Are you over training and over eating?

I’ve just come to the end of a workout with one of my clients and we’re having a debrief. She peruses the gym and a quizzical look crosses her face. Lowering her voice and coming closer to me, she says, ‘All these people seem to be at the gym all the time yet nothing ever changes. They don’t look any different.’

Image result for fat person working out
More can be less

I roll my eyes back and nod at the same time knowing my client is wondering whether she is wasting her time doing sessions with me. Of course, my answer is ‘no’, so I explain as concisely as possible why. They are in what’s known as ‘negative training’: eating too much and training too much. In other words, they place too many physical demands on their body without giving it time off to recover and adapt. They don’t fuel it with the right nutrition and end up over compensating with bad calories which top up their fat stores.

Every single one of those people training at the gym has been sold a promise that going there will get them an ultra lean body. They will have responded to ads showing pictures of top athletes sweating it out and if they do that, it will make them be like them.

Image result for gym ad

Understandably, people can feel a bit short changed when day in day out they slog it at the gym, and when the time comes, they are not beach body ready. In all honesty, those posters you see set unrealistic expectations. They’re photo-shopped for a kick off. But the athletes, they’re real aren’t they? And if they can train for 36 hours a week, why can’t I?

A couple of things about the athletes. First up, that is their job. They don’t have all the other stuff cluttering their life like everyone else. Secondly, most of the training they do is at low intensity. Of the 36 hours training they do, only three are total hard out. So when you’re going hell for leather 2 hours a day, you really aren’t training like a pro. Thirdly, their training sessions are closely monitored by their coaches who will be taking blood and pee samples before and after to ensure the athlete’s precision training. Their diets will be calculated to the last mg of micro nutrients. Lastly, athletes have a limited shelf-life. On average, their career as an elite athlete is 10 years and that includes building to their peak. And when they retire ……….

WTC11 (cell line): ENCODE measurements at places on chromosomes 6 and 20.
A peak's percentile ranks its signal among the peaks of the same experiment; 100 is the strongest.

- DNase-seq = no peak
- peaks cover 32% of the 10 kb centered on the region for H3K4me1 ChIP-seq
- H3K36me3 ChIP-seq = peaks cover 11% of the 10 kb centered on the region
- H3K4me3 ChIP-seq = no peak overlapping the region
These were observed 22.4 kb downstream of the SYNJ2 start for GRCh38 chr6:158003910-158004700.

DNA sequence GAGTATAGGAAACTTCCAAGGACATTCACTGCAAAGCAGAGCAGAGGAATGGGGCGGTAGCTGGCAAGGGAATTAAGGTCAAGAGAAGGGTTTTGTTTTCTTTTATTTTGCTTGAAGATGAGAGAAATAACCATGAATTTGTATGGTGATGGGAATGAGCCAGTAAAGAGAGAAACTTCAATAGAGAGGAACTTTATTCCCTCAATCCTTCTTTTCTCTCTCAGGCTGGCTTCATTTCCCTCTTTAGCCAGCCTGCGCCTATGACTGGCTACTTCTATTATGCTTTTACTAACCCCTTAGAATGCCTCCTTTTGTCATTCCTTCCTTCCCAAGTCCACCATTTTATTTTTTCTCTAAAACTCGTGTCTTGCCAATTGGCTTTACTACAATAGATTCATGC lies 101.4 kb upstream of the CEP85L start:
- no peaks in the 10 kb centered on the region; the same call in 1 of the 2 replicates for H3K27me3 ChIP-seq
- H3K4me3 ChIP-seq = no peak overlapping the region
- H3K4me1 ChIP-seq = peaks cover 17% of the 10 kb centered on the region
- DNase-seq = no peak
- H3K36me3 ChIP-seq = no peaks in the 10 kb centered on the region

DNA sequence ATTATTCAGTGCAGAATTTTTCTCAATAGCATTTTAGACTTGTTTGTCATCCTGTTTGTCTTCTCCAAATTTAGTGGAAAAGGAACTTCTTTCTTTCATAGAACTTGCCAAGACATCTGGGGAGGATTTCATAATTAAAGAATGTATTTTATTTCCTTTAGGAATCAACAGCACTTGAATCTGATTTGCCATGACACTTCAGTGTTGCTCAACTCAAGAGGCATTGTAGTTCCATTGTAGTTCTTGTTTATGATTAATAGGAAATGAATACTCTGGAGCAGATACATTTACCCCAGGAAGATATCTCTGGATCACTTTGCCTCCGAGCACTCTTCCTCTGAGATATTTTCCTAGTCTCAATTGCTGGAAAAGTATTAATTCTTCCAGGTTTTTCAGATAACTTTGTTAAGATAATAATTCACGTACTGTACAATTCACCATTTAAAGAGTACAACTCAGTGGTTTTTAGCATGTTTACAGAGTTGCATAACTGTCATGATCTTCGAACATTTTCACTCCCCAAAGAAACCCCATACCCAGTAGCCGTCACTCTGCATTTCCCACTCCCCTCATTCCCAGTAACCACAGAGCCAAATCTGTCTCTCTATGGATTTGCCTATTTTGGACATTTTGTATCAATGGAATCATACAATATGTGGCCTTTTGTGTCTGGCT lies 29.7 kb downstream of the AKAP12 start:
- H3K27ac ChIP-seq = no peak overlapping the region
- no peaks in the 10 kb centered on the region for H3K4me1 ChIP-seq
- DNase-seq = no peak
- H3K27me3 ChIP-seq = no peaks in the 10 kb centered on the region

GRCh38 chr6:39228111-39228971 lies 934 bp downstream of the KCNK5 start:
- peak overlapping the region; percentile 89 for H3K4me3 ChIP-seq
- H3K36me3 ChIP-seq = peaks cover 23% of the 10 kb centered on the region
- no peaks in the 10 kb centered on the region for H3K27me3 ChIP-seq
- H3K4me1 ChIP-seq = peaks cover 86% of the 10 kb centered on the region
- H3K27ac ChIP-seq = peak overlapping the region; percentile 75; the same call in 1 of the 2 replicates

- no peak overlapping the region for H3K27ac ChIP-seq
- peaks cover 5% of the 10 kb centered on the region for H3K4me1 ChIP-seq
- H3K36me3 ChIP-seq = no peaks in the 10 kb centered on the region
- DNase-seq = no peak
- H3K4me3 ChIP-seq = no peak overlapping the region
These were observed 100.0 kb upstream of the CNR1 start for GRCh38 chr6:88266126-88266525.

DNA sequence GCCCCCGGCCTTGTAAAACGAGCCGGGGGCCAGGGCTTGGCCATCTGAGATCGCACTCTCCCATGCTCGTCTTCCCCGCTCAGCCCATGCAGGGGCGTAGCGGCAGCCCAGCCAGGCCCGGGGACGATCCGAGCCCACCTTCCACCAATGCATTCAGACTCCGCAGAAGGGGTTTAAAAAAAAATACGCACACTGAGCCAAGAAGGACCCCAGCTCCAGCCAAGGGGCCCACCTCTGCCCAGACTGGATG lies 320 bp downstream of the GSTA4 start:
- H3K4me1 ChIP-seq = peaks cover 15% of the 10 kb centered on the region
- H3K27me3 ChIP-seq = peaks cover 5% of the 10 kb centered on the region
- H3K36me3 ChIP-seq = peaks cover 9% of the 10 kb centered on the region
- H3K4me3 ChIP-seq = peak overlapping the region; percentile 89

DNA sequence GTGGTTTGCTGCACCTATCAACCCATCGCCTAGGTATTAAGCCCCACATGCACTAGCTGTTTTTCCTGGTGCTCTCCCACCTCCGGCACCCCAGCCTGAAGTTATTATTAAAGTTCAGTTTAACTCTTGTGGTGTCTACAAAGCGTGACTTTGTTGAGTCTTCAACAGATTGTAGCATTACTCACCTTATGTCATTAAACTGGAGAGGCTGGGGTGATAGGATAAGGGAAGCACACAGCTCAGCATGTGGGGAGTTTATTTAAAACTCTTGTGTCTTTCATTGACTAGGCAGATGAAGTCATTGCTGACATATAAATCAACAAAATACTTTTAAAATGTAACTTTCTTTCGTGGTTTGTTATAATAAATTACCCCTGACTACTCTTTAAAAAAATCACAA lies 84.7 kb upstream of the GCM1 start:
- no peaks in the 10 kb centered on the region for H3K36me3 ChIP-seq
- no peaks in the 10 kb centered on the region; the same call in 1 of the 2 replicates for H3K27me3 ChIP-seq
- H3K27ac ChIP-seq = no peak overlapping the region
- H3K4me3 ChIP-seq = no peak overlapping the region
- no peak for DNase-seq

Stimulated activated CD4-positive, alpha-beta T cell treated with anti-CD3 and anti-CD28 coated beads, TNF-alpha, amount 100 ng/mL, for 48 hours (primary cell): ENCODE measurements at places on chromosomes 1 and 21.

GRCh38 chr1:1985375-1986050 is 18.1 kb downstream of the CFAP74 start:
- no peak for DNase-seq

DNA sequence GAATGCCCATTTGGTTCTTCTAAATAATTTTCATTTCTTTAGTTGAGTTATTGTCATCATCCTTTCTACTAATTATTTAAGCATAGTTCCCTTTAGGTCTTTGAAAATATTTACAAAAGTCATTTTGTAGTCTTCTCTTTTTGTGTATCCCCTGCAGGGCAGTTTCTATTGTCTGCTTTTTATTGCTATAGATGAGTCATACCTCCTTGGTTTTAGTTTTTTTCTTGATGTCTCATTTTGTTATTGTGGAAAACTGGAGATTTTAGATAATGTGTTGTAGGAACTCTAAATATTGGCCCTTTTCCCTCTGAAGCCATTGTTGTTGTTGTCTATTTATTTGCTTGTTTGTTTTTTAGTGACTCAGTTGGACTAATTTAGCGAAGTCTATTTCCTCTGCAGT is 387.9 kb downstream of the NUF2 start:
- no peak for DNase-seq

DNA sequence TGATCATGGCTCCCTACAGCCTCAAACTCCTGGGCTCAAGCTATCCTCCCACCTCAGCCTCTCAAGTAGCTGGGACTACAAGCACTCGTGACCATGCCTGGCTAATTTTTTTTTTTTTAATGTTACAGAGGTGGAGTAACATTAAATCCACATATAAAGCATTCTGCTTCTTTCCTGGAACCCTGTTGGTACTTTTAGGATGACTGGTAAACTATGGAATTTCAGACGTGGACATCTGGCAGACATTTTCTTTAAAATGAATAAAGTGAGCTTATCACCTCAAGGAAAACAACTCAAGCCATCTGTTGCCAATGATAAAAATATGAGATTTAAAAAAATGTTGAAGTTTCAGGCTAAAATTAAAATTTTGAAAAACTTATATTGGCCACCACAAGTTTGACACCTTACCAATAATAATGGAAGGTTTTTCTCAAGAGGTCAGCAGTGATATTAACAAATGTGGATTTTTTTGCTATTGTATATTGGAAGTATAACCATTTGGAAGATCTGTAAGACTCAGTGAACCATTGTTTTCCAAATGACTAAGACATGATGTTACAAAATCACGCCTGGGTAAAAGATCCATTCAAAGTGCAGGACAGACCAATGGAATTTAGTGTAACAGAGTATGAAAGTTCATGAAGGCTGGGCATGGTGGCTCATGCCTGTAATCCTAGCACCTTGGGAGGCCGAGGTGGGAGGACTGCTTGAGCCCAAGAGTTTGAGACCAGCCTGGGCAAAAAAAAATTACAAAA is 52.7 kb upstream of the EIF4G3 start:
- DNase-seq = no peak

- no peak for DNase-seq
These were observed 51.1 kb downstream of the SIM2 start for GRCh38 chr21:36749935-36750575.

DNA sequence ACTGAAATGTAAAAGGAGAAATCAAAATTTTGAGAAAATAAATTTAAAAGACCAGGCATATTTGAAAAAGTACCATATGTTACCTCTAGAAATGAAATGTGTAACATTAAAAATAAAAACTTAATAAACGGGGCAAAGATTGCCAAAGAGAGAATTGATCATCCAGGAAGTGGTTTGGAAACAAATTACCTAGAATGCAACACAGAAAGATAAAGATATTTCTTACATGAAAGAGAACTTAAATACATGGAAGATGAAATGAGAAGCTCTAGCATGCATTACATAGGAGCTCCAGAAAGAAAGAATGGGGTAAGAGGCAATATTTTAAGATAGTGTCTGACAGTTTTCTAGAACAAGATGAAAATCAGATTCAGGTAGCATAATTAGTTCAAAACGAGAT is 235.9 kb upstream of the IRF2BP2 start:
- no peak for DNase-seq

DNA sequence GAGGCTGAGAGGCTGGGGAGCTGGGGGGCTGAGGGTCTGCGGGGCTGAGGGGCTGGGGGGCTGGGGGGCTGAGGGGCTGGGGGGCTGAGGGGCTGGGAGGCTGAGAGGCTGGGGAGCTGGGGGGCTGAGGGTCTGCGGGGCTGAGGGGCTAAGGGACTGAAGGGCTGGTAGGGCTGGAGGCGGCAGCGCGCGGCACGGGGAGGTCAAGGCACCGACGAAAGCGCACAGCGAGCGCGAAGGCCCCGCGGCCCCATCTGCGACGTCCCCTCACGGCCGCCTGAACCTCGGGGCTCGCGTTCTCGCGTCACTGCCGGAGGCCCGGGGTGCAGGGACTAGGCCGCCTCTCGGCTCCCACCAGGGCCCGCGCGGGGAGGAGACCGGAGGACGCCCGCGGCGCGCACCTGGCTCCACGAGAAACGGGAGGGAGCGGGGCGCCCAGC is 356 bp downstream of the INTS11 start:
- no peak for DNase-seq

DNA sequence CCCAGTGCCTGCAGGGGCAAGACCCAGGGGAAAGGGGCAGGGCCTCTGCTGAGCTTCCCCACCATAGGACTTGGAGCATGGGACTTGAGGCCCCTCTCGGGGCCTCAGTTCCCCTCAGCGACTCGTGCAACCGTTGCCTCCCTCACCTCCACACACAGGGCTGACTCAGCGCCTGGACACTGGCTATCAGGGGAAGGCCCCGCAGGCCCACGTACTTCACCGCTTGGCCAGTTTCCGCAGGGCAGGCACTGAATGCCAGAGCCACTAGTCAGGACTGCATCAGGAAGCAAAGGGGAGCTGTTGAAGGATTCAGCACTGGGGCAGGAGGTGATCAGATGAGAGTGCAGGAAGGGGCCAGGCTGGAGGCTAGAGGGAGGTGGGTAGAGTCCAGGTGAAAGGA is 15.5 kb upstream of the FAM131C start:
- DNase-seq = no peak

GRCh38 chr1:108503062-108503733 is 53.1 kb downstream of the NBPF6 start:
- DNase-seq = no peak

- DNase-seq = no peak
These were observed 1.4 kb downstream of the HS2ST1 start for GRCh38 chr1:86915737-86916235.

The original Ronaldo

Of course, this doesn’t mean you can’t get a lean body, but you have to be realistic. You can’t expect the transformation to happen over night. The real key to success isn’t just about how you train, it’s about how you eat and how you recover. Far too often, I see people leave their HIIT class, gulping down their recovery shake not realising they haven’t burned off all their calories from lunch. They’ll then have a slap up dinner. In other words, people are using working out to justify overeating. Just like everybody else, consuming more calories than you burn leads to increases in body fat.

The flip side to working out justifying overeating is: ‘I’ve just burned 400 calories, I’m not going to spoil it by eating’. These are the people who think creating a huge calorie deficit is the way to reduce body fat and get that lean look. Wrong again. If you want lean muscle you have to build it and to build it you need protein. Otherwise you’ll end up breaking down muscle during your workouts and not building it back again.

So back to my client’s question. Is going to the gym a complete waste of time? My answer is still ‘no’. Look around the gym again and you will see people who have that lean cut look. They are the ones getting the training intensity right, for the right amount of time, and getting their nutrition right. The key is putting in what you take out, getting the right balance between protein, carbs and fat, and training smart.

How do you train smart? Smart training is about getting the right balance between training intensity and recovery. The easiest way to gauge your training intensity is by how hard you’re breathing and how fast your heart is beating. When you’re going so hard you can’t speak, that’s max training and you should only spend 60 to 100 minutes a week in this zone (20 minutes per training session). Only supremely fit athletes can keep this training up for long periods at a time, so if you don’t fall into that category, you need to break this up into small segments of 1 to 3 minutes depending on your level of fitness.

The next step down is threshold training, where you’re not going hard out but your breathing is laboured your conversation is stilted. You can stay in this zone for around 90 to 150 minutes a week over 5 sessions, but if you slip into VO2 max, you will need more recovery time.

Training at lower intensity can be sustained for much longer without need for recovery.

Of course this is pretty complex stuff and you can get bogged down with the science and precise monitoring of heart rate training. A simpler way of figuring out when to exercise and when to recover is to listen to your body. Are your muscles hurting? Yes, don’t train; no, go for it. Sounds easy but all too often people train too hard, too long and go back in the gym still aching intensely from the previous day’s workout. This is when negative training happens, especially if training is followed up by the wrong kind of eating.

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A good personal trainer will give you a training plan that balances training, recovery and nutrition. The fitter you get, the quicker you’ll bounce back, but that will only happen if you train smart and fuel your recovery.

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